It may be impossible to assume that discussion of the war can wait until after November, given the recent events on the ground. If most Democratic strategists have continued to counsel caution on Iraq, a few do not--for moral and pragmatic reasons. "I think the Democrats are afraid of the issue, but I don't think they should be," says Democratic pollster Celinda Lake. Lake had previously fallen into the camp of consultants who advised Democrats to ignore the war and pivot to domestic issues. Now she says that approach is no longer possible, and that Democrats must talk about a plan to bring troops home. "Iraq is the essential factor in the voters' landscape," Lake says, the number-one issue feeding distrust of the President and a desire for change.

And contrary to conventional wisdom, the public is much closer to Murtha than most strategists realize, adds public opinion expert Ruy Teixeira. "There is a big bloc of centrist voters dissatisfied with the President who don't believe in Iraq, detest it and want to get out," Teixeira says. Independent voters in particular favor a timeline for withdrawal by 54 to 36 percent in a January CBS News poll. "There's an awful lot of people in the party who think Jack Murtha was right," Dean says. "They may not be saying so, but we know that they agree."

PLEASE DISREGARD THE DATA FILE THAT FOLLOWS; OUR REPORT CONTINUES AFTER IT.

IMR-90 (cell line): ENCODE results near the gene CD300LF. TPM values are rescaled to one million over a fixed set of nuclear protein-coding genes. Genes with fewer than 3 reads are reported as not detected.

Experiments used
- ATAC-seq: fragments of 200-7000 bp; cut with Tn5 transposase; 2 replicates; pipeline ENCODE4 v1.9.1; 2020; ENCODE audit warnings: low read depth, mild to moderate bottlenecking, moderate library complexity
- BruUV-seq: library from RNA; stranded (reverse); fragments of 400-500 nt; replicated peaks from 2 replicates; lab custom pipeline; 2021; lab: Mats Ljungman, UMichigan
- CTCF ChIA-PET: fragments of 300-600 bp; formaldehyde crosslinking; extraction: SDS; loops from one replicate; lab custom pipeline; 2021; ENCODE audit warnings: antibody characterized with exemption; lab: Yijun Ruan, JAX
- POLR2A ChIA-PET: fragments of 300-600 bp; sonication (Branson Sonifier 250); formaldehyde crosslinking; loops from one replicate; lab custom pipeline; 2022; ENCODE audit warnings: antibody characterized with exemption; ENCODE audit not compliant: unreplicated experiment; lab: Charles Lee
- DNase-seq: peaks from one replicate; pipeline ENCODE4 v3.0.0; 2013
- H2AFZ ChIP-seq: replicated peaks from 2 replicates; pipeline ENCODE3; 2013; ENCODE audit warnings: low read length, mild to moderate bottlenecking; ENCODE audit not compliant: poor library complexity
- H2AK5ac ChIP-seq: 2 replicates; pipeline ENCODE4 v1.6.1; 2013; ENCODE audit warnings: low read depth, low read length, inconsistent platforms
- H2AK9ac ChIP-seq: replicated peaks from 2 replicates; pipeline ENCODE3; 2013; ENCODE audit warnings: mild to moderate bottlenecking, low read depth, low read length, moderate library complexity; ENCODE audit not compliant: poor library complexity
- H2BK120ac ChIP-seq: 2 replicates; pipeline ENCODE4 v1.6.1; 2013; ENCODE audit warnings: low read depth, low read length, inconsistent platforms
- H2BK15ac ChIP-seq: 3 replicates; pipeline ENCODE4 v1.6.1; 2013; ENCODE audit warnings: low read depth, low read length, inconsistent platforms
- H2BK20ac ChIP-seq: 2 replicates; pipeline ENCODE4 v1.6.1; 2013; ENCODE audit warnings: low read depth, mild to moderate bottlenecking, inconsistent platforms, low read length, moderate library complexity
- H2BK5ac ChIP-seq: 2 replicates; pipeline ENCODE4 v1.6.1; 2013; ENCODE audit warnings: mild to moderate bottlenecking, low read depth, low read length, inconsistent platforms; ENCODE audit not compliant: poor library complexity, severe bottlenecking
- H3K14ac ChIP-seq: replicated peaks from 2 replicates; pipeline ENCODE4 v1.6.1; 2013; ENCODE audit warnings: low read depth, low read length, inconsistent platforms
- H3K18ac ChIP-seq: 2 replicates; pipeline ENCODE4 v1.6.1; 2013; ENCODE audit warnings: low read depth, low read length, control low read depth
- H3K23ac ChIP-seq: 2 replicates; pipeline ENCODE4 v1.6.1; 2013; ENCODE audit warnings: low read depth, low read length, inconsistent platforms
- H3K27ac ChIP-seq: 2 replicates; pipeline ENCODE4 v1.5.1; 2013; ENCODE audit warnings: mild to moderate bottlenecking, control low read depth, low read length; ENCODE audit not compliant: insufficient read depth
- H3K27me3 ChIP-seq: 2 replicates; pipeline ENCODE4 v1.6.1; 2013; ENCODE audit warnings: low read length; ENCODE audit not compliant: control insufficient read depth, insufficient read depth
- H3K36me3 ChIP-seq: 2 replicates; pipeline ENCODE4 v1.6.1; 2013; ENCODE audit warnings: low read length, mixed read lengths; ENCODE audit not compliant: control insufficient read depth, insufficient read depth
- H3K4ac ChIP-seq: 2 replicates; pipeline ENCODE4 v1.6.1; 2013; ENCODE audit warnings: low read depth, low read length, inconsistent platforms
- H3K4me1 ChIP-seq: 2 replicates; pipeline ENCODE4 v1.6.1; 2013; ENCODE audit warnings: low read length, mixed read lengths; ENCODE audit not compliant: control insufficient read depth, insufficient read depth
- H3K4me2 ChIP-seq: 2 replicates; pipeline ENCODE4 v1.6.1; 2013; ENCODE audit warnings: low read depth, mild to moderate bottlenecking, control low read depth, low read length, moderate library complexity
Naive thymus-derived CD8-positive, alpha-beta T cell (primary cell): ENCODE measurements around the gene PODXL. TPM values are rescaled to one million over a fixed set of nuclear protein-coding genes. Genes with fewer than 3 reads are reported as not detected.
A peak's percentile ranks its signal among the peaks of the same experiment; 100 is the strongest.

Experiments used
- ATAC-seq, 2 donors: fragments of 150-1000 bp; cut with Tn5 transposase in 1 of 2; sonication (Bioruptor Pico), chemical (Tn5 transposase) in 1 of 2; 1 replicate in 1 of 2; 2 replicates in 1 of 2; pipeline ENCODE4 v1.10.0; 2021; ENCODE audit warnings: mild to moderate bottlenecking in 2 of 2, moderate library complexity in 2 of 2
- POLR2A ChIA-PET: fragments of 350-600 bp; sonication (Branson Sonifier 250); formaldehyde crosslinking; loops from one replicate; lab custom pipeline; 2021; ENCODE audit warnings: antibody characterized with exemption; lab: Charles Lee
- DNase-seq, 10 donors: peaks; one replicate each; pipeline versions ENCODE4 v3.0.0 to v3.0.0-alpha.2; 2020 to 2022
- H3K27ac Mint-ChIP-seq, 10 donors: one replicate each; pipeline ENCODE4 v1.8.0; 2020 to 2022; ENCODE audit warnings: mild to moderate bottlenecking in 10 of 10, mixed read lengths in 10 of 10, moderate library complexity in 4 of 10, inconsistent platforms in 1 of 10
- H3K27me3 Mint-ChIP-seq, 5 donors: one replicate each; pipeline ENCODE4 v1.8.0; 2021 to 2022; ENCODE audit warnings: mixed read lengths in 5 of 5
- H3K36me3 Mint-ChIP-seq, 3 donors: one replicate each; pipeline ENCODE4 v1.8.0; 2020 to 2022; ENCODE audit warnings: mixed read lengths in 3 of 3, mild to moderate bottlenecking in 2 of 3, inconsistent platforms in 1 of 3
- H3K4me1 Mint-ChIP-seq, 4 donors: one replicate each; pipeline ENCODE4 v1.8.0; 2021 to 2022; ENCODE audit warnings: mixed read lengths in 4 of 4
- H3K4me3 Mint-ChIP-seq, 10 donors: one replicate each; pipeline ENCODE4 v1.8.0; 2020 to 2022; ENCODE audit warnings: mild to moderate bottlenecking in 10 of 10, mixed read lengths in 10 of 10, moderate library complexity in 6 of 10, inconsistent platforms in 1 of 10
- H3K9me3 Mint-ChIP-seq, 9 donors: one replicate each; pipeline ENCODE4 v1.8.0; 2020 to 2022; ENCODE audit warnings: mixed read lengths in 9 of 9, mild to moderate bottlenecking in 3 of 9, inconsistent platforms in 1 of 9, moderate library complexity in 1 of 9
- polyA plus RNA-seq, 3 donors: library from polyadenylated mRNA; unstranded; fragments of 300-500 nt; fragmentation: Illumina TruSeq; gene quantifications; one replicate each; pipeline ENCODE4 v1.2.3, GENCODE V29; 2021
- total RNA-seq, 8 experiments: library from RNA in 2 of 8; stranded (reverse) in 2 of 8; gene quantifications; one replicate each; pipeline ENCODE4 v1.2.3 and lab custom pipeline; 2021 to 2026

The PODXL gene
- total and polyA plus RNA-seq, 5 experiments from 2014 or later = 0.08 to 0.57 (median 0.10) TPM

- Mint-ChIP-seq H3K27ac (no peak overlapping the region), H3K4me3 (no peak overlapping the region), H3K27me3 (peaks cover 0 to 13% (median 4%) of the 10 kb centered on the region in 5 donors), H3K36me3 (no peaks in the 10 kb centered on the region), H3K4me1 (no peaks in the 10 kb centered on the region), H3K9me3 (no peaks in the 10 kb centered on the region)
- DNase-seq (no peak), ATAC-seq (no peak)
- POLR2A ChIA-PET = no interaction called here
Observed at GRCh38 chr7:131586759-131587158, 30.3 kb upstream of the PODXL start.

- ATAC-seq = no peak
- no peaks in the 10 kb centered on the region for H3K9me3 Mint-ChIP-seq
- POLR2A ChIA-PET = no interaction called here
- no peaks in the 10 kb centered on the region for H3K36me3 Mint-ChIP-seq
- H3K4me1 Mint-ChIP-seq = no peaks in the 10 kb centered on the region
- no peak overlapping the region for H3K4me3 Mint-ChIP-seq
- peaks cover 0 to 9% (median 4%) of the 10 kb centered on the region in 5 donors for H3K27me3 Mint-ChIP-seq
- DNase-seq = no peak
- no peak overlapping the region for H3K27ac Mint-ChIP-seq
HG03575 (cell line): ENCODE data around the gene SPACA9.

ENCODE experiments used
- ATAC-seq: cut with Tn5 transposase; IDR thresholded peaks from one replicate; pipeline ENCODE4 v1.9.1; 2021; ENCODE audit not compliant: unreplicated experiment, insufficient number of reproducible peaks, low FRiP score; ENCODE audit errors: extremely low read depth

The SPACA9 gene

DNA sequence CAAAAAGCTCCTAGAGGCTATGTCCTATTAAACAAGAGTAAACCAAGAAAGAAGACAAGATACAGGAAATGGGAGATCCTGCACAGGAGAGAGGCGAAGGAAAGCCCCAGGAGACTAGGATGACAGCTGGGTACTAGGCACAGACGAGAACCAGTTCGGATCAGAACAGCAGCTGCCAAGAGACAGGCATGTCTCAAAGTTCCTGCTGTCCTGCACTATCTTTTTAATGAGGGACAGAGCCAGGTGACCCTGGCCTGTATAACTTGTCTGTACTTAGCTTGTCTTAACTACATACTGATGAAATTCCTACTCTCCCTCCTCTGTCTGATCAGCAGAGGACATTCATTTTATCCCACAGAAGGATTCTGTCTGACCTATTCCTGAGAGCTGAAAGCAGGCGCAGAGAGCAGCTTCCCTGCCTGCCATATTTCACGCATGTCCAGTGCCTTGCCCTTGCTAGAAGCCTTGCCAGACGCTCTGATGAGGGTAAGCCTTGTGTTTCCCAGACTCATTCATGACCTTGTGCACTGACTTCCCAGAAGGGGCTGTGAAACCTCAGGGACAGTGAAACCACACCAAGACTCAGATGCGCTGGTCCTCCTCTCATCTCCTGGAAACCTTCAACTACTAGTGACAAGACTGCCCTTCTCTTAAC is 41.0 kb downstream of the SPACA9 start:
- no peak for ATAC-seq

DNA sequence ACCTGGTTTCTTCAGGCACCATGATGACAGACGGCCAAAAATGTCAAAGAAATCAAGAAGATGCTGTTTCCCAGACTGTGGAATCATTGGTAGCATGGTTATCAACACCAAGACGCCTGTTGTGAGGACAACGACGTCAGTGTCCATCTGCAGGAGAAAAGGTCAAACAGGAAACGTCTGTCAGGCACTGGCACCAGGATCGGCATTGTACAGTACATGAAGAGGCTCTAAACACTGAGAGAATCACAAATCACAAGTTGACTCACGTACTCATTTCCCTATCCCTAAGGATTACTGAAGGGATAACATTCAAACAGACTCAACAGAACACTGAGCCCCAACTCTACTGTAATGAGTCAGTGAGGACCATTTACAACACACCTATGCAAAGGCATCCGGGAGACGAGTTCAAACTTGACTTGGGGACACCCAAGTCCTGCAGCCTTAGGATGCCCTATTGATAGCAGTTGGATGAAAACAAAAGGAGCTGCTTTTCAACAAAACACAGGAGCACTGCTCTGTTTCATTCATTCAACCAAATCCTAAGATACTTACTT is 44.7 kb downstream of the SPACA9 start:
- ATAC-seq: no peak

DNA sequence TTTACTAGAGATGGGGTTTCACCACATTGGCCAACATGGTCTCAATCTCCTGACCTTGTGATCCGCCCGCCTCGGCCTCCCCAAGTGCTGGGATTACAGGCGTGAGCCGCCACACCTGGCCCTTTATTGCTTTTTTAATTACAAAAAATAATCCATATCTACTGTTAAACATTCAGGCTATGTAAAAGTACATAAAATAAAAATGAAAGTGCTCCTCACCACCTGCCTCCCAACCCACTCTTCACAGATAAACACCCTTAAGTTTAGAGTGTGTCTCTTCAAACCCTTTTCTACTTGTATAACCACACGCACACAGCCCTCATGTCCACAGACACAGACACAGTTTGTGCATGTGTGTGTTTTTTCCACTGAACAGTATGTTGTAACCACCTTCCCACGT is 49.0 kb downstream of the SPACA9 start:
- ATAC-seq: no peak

A growing number of Democratic politicians, like their strategists, are slowly beginning to realize that Democrats cannot focus on national security without highlighting Iraq. Murtha has nearly 100 co-sponsors in the House. Prominent Democrats, including Dean, former Senate majority leader Tom Daschle and Senator Dianne Feinstein, have endorsed a moderate version of Murtha's plan, sponsored by CAP, that would redeploy all US troops by the end of 2007.

Dean personally believes that Democrats can, and may, coalesce around the CAP plan. "My argument is that we need to be specific, because we need to show strength and brainpower on defense," Dean says. "I think having a clear plan to redeploy our troops, which would result in a much smaller footprint in Iraq, makes sense." Democrats can win back the House, Dean says, only with a "broad, clearly differentiated strategy" from the Republicans, including on Iraq. Democratic candidates ranging from Montana to Ohio to Rhode Island have bucked the permanent Washington establishment and made ending the war a crucial part of their campaigns.

"Prolonging the war is damaging us in every respect," says Brzezinski. "The costs are quite extensive and if you add the economic costs [$1 trillion] and the costs in blood [roughly 20,000 US casualties], staying the course is not a very attractive solution or definition of victory. And I think Democrats could make that case intelligently and forcefully."

If Democrats once again fall into what Lake calls an "absence of articulation," the midterm voting--despite all the Republican scandals--could bring a replay of other years, proof of a party that has become so afraid of losing it has forgotten what it takes to win."-from Ari Berman, in The Nation.

The headline for this should have been: "MANY Democrats: Still Ducking."

1 comment:

Craig said...

Spineless and despicable that the Democrats are so worried about positioning themselves that they're consciously aiding, abbetting, and knowingly supporting and perpetuating the sickness of the Republicans War in Iraq.

The "Dems" need to demand (en masse) that we exit Iraq immediately.